Most severe weather in Arizona and the rest of the Southwestern United States occurs during the region’s summer monsoon season, but the nature of those monsoon storms is changing. New research led by University of Arizona scientists indicates that global warming has resulted in fewer monsoon storms but with heavier rainfall and stronger winds.
Christopher L. Castro, an associate professor at the UA Department of Hydrology and Atmospheric Sciences, will describe the new findings in a 3:30 p.m. Wednesday (Nov. 1) talk in the Arizona Senior Academy’s Great Room.
The researchers compared precipitation records from 1950-1970 to those from 1991-2010 for Arizona. They also used those records to verify that their climate model generated realistic results. “This is one of the first studies to look at long-term changes in monsoon precipitation,” Castro said.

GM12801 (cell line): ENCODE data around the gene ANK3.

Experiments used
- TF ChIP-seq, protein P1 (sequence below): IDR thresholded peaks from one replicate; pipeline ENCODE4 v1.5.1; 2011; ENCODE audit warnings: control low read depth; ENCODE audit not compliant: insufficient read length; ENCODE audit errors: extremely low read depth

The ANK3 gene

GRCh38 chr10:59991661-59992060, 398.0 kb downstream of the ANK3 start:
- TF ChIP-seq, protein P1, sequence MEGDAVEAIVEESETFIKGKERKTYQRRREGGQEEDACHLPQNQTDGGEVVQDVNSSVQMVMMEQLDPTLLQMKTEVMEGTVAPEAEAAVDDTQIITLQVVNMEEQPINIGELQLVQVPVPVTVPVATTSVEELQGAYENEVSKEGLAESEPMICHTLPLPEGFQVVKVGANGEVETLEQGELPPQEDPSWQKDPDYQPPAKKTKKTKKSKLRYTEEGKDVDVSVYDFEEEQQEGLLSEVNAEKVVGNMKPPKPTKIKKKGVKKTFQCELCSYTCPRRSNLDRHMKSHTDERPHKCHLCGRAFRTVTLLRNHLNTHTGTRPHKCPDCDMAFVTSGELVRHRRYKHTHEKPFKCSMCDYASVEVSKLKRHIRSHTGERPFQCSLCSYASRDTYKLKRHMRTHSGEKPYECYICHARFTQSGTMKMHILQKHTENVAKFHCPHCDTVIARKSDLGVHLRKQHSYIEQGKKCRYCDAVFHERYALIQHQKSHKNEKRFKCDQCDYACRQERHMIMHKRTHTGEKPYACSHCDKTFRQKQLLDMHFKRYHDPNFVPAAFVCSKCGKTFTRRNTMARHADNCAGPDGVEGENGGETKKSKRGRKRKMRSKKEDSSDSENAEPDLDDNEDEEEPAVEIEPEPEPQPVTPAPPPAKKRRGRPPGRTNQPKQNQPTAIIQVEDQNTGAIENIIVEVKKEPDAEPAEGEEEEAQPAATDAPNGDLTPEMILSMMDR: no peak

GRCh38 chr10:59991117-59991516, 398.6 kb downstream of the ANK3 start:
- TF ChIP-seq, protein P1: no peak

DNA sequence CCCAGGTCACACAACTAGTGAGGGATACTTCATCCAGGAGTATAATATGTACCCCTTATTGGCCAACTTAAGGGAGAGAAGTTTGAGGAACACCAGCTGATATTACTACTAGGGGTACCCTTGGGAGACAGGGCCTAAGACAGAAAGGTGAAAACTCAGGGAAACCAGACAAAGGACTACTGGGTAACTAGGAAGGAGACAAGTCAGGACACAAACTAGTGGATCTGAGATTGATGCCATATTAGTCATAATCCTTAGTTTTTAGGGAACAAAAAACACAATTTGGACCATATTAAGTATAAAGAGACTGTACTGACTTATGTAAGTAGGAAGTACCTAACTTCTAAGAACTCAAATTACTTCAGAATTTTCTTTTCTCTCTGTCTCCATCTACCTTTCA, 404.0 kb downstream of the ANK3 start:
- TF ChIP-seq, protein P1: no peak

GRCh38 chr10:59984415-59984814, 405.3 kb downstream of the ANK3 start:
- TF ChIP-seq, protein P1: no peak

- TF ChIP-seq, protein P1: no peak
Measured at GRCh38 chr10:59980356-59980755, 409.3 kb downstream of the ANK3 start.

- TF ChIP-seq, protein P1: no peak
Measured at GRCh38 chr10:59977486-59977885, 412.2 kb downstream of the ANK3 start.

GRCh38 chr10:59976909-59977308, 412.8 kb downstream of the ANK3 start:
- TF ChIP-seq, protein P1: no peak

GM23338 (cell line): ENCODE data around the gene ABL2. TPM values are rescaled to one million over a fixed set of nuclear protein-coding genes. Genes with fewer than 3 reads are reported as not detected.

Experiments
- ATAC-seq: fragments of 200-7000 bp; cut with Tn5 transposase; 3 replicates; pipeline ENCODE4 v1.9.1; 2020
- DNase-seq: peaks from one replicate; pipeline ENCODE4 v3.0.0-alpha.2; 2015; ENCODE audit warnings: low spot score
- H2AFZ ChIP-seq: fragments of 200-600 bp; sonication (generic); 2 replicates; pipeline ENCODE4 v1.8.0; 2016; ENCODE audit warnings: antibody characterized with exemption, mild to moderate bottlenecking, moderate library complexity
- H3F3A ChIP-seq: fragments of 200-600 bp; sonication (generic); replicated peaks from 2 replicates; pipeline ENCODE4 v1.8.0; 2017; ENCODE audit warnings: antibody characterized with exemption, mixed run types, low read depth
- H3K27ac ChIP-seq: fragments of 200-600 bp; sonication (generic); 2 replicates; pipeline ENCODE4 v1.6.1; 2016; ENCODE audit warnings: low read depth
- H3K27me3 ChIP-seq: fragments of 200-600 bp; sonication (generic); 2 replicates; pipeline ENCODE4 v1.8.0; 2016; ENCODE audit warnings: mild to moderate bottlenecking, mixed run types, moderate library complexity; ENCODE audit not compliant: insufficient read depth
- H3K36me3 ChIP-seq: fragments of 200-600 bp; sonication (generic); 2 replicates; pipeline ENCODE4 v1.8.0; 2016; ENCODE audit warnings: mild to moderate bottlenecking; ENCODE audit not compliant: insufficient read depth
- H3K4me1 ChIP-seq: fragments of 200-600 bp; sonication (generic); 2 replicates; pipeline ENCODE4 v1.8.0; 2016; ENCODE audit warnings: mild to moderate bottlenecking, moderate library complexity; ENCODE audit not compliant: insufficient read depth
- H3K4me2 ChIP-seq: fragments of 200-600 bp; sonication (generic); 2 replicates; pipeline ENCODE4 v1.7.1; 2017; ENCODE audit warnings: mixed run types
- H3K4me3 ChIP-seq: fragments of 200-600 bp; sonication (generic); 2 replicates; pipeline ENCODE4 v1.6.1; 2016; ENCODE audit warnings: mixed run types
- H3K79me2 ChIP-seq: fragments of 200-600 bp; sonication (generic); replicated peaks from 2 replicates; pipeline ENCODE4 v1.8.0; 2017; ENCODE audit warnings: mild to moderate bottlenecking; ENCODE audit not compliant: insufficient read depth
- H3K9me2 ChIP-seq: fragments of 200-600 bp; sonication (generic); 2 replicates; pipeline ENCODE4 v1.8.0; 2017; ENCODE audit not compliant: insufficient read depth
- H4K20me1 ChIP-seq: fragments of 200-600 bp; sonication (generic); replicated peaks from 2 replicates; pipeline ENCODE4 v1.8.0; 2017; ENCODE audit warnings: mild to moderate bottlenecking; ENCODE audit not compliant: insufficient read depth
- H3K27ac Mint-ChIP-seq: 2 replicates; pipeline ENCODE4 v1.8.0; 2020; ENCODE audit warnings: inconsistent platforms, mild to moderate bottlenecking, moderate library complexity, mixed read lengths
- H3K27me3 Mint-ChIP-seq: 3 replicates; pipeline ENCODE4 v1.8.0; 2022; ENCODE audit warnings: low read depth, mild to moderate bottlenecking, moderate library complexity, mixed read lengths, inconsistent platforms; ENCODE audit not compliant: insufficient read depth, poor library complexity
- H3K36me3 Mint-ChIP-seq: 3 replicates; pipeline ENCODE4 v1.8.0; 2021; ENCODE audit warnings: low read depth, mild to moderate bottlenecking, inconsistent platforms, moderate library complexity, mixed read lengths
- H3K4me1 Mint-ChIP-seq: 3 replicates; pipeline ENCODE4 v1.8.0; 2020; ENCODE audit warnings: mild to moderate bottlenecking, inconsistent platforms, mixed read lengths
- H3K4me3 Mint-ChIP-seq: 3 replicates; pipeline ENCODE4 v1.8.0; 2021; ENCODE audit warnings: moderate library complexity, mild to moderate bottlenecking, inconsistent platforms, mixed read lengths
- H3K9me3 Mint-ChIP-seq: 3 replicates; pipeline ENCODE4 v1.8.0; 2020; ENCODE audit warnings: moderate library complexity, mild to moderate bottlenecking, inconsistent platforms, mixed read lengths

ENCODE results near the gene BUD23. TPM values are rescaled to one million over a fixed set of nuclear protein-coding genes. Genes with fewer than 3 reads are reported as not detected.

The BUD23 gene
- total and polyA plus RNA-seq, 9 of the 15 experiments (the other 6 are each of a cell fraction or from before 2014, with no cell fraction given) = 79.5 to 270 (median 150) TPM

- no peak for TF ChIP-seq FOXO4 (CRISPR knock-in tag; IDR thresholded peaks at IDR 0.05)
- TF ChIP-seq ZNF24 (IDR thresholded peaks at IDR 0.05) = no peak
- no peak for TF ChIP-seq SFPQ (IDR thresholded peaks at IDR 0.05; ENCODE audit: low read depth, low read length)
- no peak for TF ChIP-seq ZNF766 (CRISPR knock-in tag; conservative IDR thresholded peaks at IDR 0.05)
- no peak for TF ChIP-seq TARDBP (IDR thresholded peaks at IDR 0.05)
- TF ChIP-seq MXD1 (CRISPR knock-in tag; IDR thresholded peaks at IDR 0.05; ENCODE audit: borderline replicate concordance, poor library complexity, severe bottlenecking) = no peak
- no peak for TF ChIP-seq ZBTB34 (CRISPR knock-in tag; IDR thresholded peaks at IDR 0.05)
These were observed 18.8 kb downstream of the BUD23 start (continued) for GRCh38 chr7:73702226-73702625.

The region of Arizona with more extreme storms includes Bullhead City, Kingman, the Phoenix metropolitan area, the Colorado River valley and Arizona’s low deserts, including the towns of Casa Grande, Gila Bend, Ajo, Lukeville, Yuma, and the Tohono O’odham Reservation. Tucson is just outside of the zone with more extreme storms.
Having less frequent but more intense storms is consistent with what is expected throughout the world due to climate change, according to Castro. “Our work shows that it certainly holds true for the monsoon in Arizona,” he says.
The findings were published July 3 in a paper, “The More Extreme Nature of North American Monsoon Precipitation in the Southwestern U.S. as Revealed by a Historical Climatology of Simulated Severe Weather Events,” in the early online edition of the Journal of Applied Meteorology and Climatology.
First author Thang M. Luong conducted the research as part of his doctoral work at the UA. He is now a postdoctoral researcher at King Abdullah University of Science and Technology in Saudi Arabia. Castro was the co-author.
Written by Charles Prewitt, Academy Village Volunteer